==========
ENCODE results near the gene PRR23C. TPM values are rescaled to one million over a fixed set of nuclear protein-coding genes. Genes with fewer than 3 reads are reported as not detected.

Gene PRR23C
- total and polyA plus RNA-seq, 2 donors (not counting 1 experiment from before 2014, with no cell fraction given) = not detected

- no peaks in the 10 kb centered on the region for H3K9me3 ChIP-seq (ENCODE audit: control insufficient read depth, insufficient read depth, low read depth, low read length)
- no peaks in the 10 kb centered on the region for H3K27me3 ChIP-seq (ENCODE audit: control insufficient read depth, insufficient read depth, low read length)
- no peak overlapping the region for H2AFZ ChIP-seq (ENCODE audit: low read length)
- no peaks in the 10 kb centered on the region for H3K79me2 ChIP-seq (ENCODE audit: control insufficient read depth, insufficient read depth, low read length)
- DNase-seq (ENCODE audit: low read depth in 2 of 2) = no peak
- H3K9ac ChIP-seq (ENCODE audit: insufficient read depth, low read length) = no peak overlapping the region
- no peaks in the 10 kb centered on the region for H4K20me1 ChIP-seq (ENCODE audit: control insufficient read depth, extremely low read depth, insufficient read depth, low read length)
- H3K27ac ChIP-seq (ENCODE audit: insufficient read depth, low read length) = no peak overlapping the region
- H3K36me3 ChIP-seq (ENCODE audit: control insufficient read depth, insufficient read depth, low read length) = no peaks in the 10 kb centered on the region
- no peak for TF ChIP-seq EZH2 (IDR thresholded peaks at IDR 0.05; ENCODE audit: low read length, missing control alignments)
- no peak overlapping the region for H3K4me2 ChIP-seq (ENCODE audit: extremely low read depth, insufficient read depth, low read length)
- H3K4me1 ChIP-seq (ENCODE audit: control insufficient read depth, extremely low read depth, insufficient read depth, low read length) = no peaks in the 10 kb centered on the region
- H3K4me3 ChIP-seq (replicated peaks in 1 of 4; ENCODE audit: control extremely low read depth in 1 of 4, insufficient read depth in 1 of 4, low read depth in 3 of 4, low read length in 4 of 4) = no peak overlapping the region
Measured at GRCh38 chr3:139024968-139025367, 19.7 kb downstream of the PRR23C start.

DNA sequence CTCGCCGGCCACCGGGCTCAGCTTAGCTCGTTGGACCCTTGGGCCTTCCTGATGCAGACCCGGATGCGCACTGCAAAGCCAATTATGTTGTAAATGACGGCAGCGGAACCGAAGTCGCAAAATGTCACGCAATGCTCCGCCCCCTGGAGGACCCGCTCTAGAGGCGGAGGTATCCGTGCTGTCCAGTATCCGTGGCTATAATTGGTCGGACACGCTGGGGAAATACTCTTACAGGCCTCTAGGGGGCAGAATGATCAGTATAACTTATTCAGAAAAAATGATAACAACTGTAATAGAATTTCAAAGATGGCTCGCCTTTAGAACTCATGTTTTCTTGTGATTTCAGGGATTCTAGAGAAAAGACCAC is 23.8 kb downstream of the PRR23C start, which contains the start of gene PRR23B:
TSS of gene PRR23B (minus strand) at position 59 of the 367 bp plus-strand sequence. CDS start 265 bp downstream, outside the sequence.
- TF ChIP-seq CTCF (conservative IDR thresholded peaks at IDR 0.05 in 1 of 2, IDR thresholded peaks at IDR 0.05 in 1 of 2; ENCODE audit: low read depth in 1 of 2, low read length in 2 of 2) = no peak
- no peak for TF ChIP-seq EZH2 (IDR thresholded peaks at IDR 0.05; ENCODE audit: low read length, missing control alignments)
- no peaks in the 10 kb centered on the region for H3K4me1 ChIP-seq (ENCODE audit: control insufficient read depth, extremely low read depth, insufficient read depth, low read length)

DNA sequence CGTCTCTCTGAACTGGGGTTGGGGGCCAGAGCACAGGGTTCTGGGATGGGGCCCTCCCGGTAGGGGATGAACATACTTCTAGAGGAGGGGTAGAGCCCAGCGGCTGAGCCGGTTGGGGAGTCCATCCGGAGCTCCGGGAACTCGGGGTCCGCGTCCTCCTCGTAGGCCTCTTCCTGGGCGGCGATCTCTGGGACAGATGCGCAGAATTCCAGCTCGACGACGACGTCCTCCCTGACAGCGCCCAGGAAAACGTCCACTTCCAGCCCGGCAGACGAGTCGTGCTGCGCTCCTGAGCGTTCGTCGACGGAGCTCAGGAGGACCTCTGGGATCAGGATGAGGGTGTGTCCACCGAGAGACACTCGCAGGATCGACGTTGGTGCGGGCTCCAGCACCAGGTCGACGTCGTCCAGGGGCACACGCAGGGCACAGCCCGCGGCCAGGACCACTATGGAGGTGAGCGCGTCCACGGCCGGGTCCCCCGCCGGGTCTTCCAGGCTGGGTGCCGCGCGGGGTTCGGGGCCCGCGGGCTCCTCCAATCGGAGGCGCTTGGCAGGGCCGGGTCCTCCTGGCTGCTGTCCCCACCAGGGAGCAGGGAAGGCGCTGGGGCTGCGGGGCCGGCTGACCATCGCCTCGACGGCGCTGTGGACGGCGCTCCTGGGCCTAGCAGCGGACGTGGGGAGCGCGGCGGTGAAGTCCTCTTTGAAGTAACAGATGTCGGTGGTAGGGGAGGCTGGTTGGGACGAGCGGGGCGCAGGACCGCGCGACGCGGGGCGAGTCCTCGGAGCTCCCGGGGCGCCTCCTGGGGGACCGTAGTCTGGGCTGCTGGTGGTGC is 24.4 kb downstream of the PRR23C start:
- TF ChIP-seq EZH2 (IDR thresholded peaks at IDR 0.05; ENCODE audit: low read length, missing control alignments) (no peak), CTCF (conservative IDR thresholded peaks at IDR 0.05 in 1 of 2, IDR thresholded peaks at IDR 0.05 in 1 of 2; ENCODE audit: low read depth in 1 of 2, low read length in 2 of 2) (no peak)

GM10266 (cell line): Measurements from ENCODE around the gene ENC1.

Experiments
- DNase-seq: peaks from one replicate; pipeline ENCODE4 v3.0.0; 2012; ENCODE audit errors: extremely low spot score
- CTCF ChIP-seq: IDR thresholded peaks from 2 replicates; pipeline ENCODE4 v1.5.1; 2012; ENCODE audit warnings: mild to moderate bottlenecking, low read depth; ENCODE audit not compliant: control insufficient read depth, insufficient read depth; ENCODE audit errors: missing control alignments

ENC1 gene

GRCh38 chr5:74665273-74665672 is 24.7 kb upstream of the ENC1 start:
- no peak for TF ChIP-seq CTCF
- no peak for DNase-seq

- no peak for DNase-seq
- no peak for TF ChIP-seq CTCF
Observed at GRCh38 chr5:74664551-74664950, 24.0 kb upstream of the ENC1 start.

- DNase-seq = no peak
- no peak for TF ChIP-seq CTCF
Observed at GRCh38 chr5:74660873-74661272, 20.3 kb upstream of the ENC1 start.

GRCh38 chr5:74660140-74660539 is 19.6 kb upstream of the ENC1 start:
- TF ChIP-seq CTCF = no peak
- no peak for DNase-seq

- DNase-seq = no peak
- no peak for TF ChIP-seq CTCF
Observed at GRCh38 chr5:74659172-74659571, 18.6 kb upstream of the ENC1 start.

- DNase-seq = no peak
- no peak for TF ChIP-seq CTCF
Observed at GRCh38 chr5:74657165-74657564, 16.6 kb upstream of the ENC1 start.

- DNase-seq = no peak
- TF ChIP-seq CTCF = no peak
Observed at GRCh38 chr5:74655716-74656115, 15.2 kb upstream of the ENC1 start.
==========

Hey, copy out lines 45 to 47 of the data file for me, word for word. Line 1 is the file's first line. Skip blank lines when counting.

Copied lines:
- DNase-seq = no peak
- no peak for TF ChIP-seq CTCF
Observed at GRCh38 chr5:74657165-74657564, 16.6 kb upstream of the ENC1 start.